Towns peppered across America are colored with shops and eateries that appeal to us, but often our routines and rituals can keep us from taking time to find the new treasure that lie behind the door. As we drive by, we may even think to ourselves, “I have to stop by next week.” Often times we find that next week was too late, and a small business closes without us venturing inside. This town seems to have found an answer.
Fairy Day in May was birthed when Nicole Kilpatrick of Morgan’s Consignment Boutique and Laura LeGant of Inspiration Art Studio met in front of their shops in Holly Michigan. Their expanding vision of including the merchants of the small downtown area became one of the most successful events for bringing the children and their parents together to share passports, games, and trinkets given to each child who participated. To continue with the child-based theme, July 29 & 30 was chosen for Pirate Day and GreeningDetroit.com decided to venture up to see what the excitement was all about.
We contacted Alesha Mogerman, one of the owners of Cupcakes and Kisses, whose partners are Toni and Kevin Barnett. With 4 children under 12, and 18 months of ownership, the group were in full regalia and prepared with pirate themed goodies and ‘make and take’ cupcakes. They were a big part of the planning and developing for the event, which was considered to be the counterpart to Fairy Day, (which is slated to happen again in August, just before school starts).
“ When we moved here, we noticed there were a lot of kids, but we rarely saw them downtown,” stated Barnett. “It’s a way to get the kids and parents to visit storefronts that they normally may pass by. The community get’s a chance to gather and gives the kids fun things to do.”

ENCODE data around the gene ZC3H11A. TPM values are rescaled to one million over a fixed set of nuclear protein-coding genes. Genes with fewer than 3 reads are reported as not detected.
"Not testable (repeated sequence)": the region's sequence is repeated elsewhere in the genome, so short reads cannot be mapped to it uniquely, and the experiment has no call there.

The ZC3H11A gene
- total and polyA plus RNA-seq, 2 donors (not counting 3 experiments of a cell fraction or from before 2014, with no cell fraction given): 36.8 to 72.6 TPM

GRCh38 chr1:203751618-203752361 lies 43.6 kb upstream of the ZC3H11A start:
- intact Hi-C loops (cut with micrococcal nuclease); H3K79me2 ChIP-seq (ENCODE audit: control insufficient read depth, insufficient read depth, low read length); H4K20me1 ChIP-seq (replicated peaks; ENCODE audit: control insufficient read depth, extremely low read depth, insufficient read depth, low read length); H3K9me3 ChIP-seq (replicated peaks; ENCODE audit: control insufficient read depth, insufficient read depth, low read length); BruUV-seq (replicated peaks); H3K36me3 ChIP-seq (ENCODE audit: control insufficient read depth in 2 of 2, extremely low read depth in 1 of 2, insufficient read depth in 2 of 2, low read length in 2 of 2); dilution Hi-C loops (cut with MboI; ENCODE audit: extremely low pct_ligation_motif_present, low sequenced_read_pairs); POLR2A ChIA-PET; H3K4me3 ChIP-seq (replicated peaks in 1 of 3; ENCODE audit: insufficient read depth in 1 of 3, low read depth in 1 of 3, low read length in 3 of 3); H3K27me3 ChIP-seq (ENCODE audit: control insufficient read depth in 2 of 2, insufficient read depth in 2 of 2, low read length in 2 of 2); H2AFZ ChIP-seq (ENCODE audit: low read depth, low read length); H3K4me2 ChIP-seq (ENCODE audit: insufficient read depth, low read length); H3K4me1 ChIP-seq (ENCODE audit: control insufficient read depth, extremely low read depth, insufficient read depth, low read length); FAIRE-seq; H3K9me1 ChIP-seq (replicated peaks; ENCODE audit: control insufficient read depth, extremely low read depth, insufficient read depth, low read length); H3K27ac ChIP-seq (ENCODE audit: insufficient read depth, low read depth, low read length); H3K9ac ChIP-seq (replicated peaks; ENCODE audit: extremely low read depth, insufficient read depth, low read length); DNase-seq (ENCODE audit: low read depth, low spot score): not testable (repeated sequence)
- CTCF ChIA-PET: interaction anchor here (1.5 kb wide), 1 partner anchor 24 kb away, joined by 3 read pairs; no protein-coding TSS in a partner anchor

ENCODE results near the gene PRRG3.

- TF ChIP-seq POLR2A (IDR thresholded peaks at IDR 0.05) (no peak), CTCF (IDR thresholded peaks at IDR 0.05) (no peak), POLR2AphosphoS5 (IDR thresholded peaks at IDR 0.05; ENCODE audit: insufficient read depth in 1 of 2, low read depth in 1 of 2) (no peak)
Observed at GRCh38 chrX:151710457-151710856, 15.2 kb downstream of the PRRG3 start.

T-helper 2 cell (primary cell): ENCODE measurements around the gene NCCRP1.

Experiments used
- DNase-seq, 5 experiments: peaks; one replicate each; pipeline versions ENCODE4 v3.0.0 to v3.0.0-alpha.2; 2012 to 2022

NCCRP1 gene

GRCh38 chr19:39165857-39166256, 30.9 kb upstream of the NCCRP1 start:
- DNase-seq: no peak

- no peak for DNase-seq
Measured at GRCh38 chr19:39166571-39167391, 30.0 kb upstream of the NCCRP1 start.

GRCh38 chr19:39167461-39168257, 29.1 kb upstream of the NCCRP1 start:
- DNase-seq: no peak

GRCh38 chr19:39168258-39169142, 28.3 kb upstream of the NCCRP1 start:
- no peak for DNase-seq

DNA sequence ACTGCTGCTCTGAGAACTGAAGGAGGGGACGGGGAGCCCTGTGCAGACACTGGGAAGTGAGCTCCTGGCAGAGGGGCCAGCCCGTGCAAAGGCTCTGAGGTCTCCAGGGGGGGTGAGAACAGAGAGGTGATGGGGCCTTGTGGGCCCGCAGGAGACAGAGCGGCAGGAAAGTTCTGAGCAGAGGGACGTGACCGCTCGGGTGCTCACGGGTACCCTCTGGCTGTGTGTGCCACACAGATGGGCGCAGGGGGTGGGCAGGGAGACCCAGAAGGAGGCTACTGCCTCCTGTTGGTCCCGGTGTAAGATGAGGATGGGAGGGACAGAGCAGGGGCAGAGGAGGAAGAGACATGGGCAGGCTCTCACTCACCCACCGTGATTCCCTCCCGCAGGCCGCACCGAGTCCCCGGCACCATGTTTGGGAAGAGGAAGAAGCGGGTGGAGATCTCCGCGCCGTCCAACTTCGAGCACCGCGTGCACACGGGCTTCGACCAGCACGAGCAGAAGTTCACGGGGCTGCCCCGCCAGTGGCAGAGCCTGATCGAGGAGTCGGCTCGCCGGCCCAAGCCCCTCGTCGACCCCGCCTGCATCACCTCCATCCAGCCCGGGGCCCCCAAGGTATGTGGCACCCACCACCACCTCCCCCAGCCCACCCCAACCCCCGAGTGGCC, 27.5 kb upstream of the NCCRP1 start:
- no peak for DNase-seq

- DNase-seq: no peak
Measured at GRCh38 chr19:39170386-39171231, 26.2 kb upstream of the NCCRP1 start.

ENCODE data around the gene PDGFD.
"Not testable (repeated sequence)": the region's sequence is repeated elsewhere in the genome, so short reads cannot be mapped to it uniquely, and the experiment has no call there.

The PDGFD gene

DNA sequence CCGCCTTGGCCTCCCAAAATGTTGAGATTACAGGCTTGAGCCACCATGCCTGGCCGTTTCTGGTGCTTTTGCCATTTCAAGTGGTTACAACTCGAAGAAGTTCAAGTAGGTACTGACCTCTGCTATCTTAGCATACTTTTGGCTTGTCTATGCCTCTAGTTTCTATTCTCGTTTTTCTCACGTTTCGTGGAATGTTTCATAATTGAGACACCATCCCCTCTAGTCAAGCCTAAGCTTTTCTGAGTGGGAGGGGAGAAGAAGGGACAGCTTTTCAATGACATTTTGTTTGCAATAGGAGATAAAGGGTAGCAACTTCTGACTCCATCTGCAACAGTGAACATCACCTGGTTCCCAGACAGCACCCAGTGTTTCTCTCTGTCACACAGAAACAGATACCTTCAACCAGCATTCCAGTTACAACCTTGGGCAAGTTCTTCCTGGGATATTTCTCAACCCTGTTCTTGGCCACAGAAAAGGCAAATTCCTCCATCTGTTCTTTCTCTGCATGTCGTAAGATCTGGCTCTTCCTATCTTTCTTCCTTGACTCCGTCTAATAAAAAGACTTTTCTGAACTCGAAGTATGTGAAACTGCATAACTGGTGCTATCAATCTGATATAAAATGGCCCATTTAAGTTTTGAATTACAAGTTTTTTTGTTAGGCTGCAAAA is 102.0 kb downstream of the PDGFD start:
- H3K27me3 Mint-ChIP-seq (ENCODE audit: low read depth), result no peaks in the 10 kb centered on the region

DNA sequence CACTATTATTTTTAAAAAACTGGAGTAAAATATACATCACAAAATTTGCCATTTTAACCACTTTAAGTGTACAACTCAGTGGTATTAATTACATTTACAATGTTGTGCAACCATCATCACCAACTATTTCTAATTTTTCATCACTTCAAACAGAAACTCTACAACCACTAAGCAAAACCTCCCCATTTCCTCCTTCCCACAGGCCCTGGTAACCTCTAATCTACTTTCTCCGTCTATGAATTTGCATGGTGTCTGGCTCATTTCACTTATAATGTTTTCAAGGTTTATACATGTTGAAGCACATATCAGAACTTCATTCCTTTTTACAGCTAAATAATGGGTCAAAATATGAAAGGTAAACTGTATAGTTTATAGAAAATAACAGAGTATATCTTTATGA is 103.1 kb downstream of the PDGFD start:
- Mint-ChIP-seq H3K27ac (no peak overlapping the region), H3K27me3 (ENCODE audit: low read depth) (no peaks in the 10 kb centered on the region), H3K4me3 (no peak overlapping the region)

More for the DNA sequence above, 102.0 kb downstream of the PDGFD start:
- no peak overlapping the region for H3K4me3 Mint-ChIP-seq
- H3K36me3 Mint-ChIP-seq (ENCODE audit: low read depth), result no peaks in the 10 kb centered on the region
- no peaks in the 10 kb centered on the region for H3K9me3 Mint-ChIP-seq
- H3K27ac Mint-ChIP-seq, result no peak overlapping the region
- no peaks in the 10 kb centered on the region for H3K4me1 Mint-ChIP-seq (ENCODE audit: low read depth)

It worked. Inflatables and hay-mazes, firetrucks, and booths filled the street and sidewalks. We also took the time to venture into Holly’s Main Street Antiques, and dined on the outside patio behind Bittersweet Cafe, where Dee Von Boemel and her staff offer an intriguing and eclectic array of choices and spirits; our dining experience was exceptional and highly recommended.
For $22.00 dollars, Pirate Day tickets were available for purchase, which provided you with a map and a chance for prizes and ‘treasure’ to find at each participating merchants storefront. Planning only took a few months, mostly through conversations on a closed Facebook page and through phone calls. The merchants met a few times physically, but the rest was done virtually. Community members from outside of the downtown area joined in. Debbie Gabbara, Community Center Director of The River Church happily drew names for prizes by the town clock. Dick Rossell, Chairman of the Downtown Development Authority and current candidate for Holly Village President was on hand to support. About 250 tickets were sold for each event to family’s and shoppers in the area.
For more information about the merchants and town of Holly, Michigan please visit:
Written by Cathleen Francois, Executive Director, GreeningDetroit.com